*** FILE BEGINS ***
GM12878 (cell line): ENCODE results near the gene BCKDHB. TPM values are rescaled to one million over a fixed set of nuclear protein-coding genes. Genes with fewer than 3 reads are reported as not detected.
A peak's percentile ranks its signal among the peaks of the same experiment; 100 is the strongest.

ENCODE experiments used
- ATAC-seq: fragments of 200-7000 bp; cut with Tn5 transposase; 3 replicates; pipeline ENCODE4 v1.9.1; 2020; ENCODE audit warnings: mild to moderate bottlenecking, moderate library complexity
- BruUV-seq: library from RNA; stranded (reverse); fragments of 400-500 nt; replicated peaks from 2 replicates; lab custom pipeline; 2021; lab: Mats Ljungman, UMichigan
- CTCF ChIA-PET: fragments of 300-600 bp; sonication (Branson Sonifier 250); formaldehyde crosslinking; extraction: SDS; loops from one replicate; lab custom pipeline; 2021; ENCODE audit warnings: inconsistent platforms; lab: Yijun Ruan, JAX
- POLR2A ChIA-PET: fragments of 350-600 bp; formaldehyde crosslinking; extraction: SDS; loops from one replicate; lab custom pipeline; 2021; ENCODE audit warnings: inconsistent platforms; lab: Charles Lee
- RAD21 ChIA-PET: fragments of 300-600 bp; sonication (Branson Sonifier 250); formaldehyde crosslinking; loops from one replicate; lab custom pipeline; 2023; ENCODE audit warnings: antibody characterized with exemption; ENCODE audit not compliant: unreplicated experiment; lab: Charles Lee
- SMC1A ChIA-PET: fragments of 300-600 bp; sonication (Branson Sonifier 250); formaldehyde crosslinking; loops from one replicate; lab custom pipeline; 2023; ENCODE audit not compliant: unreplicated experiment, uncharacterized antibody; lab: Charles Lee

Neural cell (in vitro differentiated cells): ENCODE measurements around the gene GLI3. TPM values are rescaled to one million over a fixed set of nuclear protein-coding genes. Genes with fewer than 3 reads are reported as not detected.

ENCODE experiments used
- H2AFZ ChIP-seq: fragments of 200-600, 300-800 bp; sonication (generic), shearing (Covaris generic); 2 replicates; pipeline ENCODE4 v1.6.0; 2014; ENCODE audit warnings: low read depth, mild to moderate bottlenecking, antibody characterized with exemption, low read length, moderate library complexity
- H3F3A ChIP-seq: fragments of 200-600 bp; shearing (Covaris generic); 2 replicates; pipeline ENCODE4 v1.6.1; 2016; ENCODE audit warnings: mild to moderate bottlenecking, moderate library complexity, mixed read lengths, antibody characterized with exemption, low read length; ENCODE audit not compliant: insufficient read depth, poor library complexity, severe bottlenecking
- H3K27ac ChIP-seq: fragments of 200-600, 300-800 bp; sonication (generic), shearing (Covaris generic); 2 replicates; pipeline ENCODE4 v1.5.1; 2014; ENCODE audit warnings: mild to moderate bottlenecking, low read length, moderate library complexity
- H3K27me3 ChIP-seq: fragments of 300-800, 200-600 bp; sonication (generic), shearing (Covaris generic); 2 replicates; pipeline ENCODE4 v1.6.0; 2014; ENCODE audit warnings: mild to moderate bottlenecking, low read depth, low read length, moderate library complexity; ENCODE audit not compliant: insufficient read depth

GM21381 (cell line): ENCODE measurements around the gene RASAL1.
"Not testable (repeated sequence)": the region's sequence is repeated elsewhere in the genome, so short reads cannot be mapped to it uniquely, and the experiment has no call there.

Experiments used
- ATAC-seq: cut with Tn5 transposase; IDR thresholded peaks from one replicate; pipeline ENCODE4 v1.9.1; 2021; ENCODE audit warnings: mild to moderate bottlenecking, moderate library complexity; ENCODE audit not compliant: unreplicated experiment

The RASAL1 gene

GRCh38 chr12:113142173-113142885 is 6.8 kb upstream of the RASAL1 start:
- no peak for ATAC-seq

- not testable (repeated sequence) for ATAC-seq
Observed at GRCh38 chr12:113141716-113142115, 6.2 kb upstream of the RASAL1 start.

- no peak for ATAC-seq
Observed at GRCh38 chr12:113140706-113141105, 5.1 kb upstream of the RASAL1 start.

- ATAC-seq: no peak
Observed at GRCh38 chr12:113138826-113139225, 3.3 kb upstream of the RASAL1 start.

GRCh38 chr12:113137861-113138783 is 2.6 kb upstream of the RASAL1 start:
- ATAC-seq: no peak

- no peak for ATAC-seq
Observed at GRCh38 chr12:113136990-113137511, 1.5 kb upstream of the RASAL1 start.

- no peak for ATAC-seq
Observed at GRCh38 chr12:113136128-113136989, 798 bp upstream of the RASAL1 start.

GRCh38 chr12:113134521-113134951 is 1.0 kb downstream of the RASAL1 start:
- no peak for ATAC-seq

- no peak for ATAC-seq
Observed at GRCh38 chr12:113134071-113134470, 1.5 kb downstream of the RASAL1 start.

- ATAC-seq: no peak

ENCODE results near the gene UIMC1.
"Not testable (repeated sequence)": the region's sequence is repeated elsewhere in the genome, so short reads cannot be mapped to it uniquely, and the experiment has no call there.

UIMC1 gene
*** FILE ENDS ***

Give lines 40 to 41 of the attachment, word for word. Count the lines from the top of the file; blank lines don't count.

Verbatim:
ENCODE results near the gene UIMC1.
"Not testable (repeated sequence)": the region's sequence is repeated elsewhere in the genome, so short reads cannot be mapped to it uniquely, and the experiment has no call there.